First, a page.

March 25, 2019

By Henning Gloystein

SINGAPORE (Reuters) – Oil prices kicked off the week’s trading with losses as concerns of a sharp economic slowdown outweighed supply disruptions from OPEC’s production cutbacks and U.S. sanctions on Iran and Venezuela.

Brent crude oil futures were at $66.79 per barrel at 0022 GMT, down 29 cents, or 0.4 percent, from their last close.

U.S. West Texas Intermediate (WTI) futures were at $58.68 per barrel, down 37 cents, or 0.6 percent, from their last settlement.

“Inflation expectations have risen,” said U.S. bank Morgan Stanley.

“Estimates for growth and earnings have been revised down materially across all major regions.”

ANZ bank said the darkening economic outlook “overshadowed the supply-side issues” the oil market was facing amid supply cuts led by producer club OPEC as well as the U.S. sanctions on Venezuela and Iran.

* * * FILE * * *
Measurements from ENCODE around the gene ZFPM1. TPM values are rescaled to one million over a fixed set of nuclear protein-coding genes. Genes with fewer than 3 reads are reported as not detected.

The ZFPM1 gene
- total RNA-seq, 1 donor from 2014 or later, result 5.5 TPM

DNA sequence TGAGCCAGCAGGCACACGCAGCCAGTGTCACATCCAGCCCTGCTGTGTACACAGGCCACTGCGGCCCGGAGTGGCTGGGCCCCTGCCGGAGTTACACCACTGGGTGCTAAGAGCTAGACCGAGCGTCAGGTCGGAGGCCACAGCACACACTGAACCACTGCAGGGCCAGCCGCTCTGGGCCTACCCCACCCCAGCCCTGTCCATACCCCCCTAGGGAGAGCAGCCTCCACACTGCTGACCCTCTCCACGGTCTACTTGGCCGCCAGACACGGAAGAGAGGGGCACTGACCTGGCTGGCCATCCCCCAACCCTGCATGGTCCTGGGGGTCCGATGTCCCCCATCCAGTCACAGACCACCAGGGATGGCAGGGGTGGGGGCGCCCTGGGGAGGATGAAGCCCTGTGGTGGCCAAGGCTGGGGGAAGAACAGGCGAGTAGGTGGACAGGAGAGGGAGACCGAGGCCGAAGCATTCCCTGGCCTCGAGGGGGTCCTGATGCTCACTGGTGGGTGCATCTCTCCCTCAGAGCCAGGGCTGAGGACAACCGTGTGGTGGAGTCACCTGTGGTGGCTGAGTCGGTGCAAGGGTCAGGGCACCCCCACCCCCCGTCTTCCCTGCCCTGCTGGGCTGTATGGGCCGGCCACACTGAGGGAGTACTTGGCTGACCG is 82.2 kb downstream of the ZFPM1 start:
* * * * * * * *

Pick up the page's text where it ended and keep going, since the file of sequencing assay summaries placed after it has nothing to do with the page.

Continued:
The Organization of the Petroleum Exporting Countries (OPEC) and non-affiliated allies such as Russia, together referred to as ‘OPEC+’, have pledged to withhold around 1.2 million barrels per day (bpd) of oil supply this year to prop up markets, with OPEC’s de-facto leader seen to be pushing for a crude prices of over $70 per barrel.

GRAPHIC: Russia, Saudi & Rest of OPEC crude oil production:

(Reporting by Henning Gloystein; Editing by Joseph Radford)

Source: OANN

FILE PHOTO: A river boat cruises down the River Thames as the sun sets behind the Canary Wharf financial district of London
FILE PHOTO: A river boat cruises down the River Thames as the sun sets behind the Canary Wharf financial district of London, Britain, December 7, 2018. REUTERS/Simon Dawson/File Photo

March 25, 2019

By Lawrence White

LONDON (Reuters) – Optimism about the business outlook among Britain’s financial services firms has fallen at its fastest rate since the 2008 financial crisis amid concerns about Britain’s exit from the European Union, a survey showed on Monday.